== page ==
Disadvantaged Youths' Advocate in New York City Dies
Richard L. Murphy, a former youth-services director in New York City who created the advocacy organization that evolved into the Harlem Children's Zone, died Feb. 14 of complications from stomach cancer, The New York Times reported. He was 68.
The Rheedlen Foundation, a nonprofit organization founded by Mr. Murphy in 1970, first worked with families in Harlem to stem truancy. In 1990, after 20 years of working with Rheedlen, Mr. Murphy was appointed commissioner of the New York City Division of Youth Services by then-Mayor David N. Dinkins. Through the Safe Streets, Safe City program, Mr. Murphy spearheaded the Beacon Schools initiative, which let community agencies use space in schools to coordinate social, educational, health, and recreational programs for children and their families outside of school hours.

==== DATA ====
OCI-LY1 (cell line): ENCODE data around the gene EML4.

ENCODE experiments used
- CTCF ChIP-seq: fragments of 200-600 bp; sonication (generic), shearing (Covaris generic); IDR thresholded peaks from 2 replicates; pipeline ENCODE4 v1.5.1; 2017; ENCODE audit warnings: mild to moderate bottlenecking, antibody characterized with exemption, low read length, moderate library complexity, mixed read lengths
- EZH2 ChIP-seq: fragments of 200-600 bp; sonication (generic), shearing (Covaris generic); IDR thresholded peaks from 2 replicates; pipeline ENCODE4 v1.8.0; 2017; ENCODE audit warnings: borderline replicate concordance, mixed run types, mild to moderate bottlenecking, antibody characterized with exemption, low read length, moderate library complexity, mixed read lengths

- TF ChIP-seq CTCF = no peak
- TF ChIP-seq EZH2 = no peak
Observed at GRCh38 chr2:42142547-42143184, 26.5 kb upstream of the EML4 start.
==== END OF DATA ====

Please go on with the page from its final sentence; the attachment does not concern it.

One of the first Beacon centers was opened, in partnership with Rheedlen, in a public school in Harlem, and later became the Harlem Children's Zone, according to the HCZ website. The nationally watched effort now serves some 14,000 children and adults in the neighborhood.
After Mr. Dinkins' term ended and Rudolph W. Giuliani took office in 1994, Mr. Murphy's tenure with the city ended in controversy, the Times reported, though an investigation into allegations of mismanagement of the youth division found no wrongdoing. Later, Mr. Murphy helped open a culinary-arts high school in the city, and he served as the director of the Center for Youth Development and Policy Research at the Academy for Educational Development, in Washington.
Vol. 32, Issue 22, Page 5